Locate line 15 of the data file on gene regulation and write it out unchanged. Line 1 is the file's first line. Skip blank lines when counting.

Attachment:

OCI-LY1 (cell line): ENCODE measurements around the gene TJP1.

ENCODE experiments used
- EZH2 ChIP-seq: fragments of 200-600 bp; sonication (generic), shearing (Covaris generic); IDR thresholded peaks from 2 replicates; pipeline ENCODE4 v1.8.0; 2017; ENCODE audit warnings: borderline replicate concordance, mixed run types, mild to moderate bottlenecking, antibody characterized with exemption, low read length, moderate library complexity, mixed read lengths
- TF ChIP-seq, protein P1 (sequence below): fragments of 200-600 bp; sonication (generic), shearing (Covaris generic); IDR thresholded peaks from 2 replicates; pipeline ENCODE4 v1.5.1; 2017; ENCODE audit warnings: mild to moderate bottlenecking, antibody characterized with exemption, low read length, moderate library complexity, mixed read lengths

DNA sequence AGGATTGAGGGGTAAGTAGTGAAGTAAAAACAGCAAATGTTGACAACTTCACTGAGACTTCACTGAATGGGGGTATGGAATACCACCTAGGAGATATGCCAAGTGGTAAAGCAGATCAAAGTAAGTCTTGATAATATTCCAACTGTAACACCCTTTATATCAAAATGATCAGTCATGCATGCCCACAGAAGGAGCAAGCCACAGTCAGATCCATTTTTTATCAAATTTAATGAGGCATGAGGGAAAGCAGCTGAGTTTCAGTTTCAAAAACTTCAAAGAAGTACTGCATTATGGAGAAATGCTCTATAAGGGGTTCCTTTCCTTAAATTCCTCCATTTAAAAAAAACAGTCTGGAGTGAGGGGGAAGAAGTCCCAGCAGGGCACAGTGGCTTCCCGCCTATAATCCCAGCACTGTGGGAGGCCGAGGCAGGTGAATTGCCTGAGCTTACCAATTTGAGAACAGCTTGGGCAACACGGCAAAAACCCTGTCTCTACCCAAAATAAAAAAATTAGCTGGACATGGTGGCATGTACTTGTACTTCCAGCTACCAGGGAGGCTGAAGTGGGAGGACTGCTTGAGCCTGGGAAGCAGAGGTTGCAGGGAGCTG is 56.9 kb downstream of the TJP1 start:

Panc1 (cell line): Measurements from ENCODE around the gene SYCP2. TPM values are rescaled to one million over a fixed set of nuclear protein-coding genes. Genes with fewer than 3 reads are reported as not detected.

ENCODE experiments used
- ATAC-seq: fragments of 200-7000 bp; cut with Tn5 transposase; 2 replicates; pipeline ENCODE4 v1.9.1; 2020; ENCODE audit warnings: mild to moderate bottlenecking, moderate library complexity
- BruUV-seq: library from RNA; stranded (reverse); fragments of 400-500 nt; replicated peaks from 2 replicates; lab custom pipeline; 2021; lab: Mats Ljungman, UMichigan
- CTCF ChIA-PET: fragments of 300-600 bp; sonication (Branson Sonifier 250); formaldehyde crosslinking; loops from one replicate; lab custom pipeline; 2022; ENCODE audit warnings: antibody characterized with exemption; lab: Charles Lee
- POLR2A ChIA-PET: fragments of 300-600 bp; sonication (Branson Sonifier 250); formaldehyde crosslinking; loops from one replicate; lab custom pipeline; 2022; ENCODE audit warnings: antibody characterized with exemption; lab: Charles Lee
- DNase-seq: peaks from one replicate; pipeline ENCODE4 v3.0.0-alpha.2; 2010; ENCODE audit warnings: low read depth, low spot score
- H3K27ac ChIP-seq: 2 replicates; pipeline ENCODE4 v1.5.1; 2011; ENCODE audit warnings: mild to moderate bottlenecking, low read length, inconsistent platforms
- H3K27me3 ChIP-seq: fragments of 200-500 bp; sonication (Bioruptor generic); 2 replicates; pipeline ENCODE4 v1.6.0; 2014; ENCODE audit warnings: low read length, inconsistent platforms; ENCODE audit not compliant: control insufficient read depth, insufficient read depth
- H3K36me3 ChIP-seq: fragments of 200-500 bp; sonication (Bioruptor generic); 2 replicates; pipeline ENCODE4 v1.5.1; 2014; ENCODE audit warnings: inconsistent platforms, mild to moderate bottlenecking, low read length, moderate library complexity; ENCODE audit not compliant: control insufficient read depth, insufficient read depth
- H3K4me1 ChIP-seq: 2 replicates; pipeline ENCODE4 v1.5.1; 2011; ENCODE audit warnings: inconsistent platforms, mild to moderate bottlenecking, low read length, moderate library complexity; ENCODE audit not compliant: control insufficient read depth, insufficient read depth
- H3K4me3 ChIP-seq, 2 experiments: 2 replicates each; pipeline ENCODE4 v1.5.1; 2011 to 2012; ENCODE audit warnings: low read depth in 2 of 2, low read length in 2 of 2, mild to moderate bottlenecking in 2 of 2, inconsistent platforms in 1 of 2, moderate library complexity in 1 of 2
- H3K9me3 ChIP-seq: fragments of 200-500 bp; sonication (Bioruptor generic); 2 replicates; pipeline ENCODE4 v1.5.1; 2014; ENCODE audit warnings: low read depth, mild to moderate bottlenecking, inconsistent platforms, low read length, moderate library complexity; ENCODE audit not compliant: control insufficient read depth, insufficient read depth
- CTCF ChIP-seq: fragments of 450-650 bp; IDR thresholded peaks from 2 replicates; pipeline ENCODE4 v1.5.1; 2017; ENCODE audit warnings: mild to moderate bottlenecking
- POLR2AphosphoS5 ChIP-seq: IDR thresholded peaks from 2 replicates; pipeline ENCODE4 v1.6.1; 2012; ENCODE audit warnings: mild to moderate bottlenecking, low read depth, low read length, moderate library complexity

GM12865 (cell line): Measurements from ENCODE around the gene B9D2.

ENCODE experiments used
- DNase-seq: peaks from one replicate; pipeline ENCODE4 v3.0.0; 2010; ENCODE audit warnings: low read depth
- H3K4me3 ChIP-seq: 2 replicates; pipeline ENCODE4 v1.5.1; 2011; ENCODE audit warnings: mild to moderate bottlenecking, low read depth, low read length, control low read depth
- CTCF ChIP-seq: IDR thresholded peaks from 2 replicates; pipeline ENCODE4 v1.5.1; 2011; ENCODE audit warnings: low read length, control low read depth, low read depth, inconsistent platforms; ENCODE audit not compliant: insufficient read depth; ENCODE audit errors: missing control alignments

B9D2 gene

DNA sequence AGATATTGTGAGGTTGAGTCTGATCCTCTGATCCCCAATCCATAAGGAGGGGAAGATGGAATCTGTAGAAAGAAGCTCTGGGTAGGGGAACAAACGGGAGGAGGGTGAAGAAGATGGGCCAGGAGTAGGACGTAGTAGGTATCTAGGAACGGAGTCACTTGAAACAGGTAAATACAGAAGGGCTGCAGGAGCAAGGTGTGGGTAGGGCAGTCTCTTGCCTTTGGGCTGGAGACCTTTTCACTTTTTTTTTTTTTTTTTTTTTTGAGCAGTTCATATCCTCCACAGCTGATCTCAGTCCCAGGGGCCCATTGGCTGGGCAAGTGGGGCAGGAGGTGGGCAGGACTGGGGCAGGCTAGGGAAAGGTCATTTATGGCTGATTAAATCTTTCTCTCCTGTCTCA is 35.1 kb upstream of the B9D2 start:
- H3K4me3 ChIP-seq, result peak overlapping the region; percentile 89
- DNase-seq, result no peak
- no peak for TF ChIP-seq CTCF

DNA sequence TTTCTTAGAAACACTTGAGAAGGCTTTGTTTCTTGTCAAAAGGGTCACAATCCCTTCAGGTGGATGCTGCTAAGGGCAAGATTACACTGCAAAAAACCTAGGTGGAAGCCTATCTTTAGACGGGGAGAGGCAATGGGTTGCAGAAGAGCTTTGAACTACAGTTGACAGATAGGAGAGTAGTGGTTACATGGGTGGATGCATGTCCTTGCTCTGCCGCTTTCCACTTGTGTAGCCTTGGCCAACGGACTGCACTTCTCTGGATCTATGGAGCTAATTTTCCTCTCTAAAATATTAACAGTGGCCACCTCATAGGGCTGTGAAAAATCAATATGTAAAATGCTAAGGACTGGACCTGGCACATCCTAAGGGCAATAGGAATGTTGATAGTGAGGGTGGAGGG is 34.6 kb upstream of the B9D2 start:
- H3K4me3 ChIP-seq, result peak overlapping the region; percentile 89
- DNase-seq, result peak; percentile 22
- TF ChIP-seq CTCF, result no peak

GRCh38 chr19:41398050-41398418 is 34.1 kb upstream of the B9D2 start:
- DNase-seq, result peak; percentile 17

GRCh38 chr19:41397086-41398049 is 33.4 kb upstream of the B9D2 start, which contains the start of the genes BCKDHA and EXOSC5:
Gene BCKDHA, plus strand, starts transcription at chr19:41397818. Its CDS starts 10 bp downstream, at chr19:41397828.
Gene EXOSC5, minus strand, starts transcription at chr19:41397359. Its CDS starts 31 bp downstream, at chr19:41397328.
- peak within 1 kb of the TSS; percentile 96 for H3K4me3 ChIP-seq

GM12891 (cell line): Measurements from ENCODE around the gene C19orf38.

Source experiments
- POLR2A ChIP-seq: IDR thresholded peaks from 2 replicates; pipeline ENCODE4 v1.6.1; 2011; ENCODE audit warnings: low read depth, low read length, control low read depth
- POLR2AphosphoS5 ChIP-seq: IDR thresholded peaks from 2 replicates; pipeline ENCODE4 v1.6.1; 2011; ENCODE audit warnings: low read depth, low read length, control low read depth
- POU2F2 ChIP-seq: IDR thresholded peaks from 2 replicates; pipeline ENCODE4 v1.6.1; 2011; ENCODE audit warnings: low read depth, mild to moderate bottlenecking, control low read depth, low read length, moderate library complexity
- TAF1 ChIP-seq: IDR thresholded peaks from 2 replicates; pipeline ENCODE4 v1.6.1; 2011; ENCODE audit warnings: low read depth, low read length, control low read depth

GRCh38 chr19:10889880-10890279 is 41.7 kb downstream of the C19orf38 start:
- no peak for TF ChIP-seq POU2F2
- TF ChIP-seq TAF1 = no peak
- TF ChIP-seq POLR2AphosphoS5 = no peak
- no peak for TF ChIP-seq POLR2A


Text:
- H3K36me3 ChIP-seq: fragments of 200-500 bp; sonication (Bioruptor generic); 2 replicates; pipeline ENCODE4 v1.5.1; 2014; ENCODE audit warnings: inconsistent platforms, mild to moderate bottlenecking, low read length, moderate library complexity; ENCODE audit not compliant: control insufficient read depth, insufficient read depth